Nov 072010

When I was younger I read and loved the Myst series of books (and, of course, loved the games). It’s been a long time and the memory is hazy now – but I believe there was a character; A young boy who went out into the world and just observed things. He looked upon the natural world, spotted something novel, and made observations. When he came home, he had to write down what he had learned that day.

And that was his “School.”

I find something about the pursuit of pure knowledge really sexy. In Myst, I love how the obtaining of the knowledge was never constrained to a single subject, or even to a physical location – he just wandered the Earth in search for something new to absorb.

When it comes to game design, I often find I learn one big thing with each game I make. It can be something rather nebulous (like how I learned all about platformers from Protonaut) or it can be something highly precise (like how I learned the ins-and-outs of the Box2D physics API with Space Squid).

The really curious side of this coin is that the length of development doesn’t seem to affect if I learn something or not. From my 5 minute game, to my 1 hour games, to my 3 month games – each carries with it a single, central lesson-learned.

So it stands to reason that if I were to do a bunch of games – rapidly – I’d learn as fast as I could!

It’s with this idea in mind that I’m embarking on a new project; a little something I’ve been calling “12G” in my GMail labels. I’m going to make a dozen games, all of them with no more than 1 day of total effort. That’s 24 hours each, per game, devoted to programming, art, sound, music, marketing, and sales (where applicable, of course).

Because I will be attempting to make money – somehow – with each of these games, the quality of idea and presentation is very important in each. I’ll have to have a good level of polish and will have to team up with Audio and Visual arts specialists.

And, with a little luck, I’ll have 12 more nuggets of knowledge in the near future. I’ll blog about each of them as they come to fruition (I already have 5 half-done!).

(I’ll update game statuses here)

  7 Responses to “12G: What did you learn today?”

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  1. Your 12G concept is such a a great idea. Like most things in software design, the KISS rule is paramount: keep it simple or you are wasting your time. For example, I’ve learned (the hard way) that I often over-engineer my applications and many times I take 12 months to write a game that realistically has just as much play value as a game I can quickly “hack” together in a few days. All those extra bells-n-whistles, unit tests, overly optimized algorithms and perfect oop accounts for next to nothing from the perspective of the end user.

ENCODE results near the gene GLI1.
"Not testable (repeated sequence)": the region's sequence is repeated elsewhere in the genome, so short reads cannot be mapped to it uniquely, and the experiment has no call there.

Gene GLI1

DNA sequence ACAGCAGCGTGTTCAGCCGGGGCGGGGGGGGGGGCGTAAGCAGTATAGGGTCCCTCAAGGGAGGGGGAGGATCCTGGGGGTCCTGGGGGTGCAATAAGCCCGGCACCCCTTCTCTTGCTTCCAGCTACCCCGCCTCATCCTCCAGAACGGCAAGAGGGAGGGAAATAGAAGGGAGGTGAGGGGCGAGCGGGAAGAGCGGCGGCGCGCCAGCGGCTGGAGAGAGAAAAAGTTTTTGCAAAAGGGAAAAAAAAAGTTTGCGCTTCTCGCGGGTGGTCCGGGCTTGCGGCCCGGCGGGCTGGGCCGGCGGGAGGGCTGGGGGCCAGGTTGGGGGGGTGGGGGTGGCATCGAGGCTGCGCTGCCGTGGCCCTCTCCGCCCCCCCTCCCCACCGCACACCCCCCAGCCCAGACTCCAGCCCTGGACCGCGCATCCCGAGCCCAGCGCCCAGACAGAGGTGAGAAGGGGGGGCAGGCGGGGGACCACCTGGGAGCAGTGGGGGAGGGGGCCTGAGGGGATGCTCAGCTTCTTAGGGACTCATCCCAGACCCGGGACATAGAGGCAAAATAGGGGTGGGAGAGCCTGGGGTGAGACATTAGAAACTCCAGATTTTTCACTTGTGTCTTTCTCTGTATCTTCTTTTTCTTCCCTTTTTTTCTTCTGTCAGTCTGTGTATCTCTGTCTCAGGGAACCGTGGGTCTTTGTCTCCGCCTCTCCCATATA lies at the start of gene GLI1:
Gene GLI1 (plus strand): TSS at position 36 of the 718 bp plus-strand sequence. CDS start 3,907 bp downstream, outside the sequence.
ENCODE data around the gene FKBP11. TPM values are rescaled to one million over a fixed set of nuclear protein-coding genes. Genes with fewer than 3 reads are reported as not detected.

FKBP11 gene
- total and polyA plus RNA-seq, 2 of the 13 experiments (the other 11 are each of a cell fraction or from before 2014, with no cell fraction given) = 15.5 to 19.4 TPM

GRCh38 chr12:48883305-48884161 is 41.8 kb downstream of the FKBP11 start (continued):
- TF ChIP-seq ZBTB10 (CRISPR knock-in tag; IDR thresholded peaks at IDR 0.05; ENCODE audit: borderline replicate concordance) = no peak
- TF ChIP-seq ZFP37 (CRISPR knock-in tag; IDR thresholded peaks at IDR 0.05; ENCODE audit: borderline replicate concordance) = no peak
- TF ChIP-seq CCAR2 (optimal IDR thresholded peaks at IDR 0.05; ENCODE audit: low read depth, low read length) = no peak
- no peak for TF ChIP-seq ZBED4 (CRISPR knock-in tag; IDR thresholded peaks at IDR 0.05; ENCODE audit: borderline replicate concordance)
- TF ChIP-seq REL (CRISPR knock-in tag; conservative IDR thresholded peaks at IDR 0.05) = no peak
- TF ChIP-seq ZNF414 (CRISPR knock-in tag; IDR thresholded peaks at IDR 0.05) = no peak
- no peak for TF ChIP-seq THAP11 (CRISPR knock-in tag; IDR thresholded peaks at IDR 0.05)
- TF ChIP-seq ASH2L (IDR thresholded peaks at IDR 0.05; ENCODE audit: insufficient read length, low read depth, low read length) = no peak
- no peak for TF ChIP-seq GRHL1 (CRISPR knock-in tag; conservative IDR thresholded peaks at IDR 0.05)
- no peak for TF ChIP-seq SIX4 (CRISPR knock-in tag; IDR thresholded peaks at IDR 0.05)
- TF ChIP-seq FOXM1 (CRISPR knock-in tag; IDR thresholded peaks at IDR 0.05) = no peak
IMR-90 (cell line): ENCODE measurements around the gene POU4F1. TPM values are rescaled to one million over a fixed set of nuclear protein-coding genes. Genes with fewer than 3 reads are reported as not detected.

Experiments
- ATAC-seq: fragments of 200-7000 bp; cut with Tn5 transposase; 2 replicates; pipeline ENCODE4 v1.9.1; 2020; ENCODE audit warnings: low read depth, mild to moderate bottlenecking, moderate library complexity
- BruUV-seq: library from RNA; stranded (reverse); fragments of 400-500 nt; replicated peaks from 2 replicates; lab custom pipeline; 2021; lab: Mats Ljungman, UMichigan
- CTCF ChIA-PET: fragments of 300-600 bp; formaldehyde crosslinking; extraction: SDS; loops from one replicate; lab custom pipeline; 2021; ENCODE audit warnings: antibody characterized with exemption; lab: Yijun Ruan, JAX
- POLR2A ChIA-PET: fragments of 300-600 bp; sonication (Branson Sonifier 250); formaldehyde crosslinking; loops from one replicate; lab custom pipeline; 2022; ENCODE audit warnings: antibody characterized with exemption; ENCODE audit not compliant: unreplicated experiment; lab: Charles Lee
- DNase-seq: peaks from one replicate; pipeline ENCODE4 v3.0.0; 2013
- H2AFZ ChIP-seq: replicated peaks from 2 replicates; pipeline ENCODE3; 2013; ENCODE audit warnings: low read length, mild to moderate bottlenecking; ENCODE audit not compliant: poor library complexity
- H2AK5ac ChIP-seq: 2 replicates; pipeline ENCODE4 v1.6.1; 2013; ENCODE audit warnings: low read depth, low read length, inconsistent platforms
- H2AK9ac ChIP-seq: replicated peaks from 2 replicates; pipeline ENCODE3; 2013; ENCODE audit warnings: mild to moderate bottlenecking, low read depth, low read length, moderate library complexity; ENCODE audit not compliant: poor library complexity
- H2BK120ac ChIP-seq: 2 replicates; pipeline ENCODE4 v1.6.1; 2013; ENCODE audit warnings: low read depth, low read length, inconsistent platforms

I’ve recently started a very similar project: I’ve started to collect simple game concepts in a document I call my “elevator pitch file”. One paragraph per game max.

    If I can’t describe a game idea in one or two sentences that has enough of a “hook” that a non-coder can appreciate it, I know my idea is either too abstract, too complex, or too unoriginal. After a few months I hope to have a collection of ready-to-go game designs that can be fully explained in a 15 second pitch, and hopefully programmed in a weekend or two. No more uber-complex, feature-rich, 12 month projects for me.

    I can’t wait to see your 12G projects come to fruition. Best of luck! =D

  2. Hey,

    Saying you learn “one thing” from every project is oversimplifying. It’s possible that you learn a dang lot of things from a single project (like you probably did with SteamBirds) as it is possible that you’ll learn only one thing from the 12G project as a whole.

    In any case, good luck. :)

  3. Thanks, breakdance!

    @Kevin: It’s true that I do learn more than one thing per project. I just usually learn one major, central lesson. If someone asked me “what did you learn from game ____?” I usually have a single thing that springs off the top of my head. One really stunning lesson.

    I’ve been writing up a draft for one of the games I did and I’ve already got two big learning scenarios so I guess perhaps “one big lesson” is just a minimum :)

  4. I thought you were crazy at first, until I saw that 1 day actually meant a full 24 hours :)

    I just did something similar as an experiment, only I’m trying to make “under 40 hour games” where I try some ideas based on algorithmically/randomly/procedurally generated content, and complete them in under a week. First one is up on FGL if you want to take a look:

    The real question is: can these sort of games be monetized? I guess even if you get just $1000, that’s a not-too-terrible $40/hour!

  5. @Andrew: I have a huge interest in procedurally/randomly generated content. Definitely drop me a line with any other things you come up with! I might follow your footsteps in a few months.

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